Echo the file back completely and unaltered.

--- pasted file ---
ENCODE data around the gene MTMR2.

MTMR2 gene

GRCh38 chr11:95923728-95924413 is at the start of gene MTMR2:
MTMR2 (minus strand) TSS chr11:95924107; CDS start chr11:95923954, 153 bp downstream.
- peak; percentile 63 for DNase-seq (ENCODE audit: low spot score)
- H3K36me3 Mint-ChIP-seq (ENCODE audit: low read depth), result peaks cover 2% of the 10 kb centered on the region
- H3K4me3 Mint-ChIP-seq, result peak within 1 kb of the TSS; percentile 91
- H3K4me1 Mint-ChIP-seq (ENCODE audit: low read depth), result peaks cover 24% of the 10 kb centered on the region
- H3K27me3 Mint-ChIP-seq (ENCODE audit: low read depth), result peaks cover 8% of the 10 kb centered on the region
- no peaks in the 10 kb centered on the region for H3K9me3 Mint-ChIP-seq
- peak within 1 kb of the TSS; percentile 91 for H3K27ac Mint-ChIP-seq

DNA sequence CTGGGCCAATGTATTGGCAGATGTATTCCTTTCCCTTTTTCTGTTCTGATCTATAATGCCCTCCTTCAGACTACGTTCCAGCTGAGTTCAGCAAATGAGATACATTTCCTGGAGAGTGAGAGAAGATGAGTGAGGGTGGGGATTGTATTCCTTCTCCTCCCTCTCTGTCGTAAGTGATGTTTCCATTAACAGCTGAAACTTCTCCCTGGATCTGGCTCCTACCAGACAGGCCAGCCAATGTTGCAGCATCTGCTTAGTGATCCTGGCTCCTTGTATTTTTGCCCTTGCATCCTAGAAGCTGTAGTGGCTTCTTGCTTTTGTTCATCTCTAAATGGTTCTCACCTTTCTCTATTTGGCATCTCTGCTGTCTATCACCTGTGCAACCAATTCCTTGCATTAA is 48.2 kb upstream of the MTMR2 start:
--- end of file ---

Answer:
ENCODE data around the gene MTMR2.

MTMR2 gene

GRCh38 chr11:95923728-95924413 is at the start of gene MTMR2:
MTMR2 (minus strand) TSS chr11:95924107; CDS start chr11:95923954, 153 bp downstream.
- peak; percentile 63 for DNase-seq (ENCODE audit: low spot score)
- H3K36me3 Mint-ChIP-seq (ENCODE audit: low read depth), result peaks cover 2% of the 10 kb centered on the region
- H3K4me3 Mint-ChIP-seq, result peak within 1 kb of the TSS; percentile 91
- H3K4me1 Mint-ChIP-seq (ENCODE audit: low read depth), result peaks cover 24% of the 10 kb centered on the region
- H3K27me3 Mint-ChIP-seq (ENCODE audit: low read depth), result peaks cover 8% of the 10 kb centered on the region
- no peaks in the 10 kb centered on the region for H3K9me3 Mint-ChIP-seq
- peak within 1 kb of the TSS; percentile 91 for H3K27ac Mint-ChIP-seq

DNA sequence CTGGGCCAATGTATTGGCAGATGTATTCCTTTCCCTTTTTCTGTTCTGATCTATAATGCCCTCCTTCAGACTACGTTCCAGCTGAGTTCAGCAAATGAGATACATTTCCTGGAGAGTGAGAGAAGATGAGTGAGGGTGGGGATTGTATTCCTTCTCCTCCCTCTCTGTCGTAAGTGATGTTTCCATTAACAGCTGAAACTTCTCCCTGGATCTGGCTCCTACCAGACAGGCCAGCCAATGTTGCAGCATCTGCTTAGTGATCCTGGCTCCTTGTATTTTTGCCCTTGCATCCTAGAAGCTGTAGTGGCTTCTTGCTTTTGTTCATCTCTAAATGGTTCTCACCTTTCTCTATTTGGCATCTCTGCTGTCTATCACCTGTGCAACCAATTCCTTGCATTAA is 48.2 kb upstream of the MTMR2 start: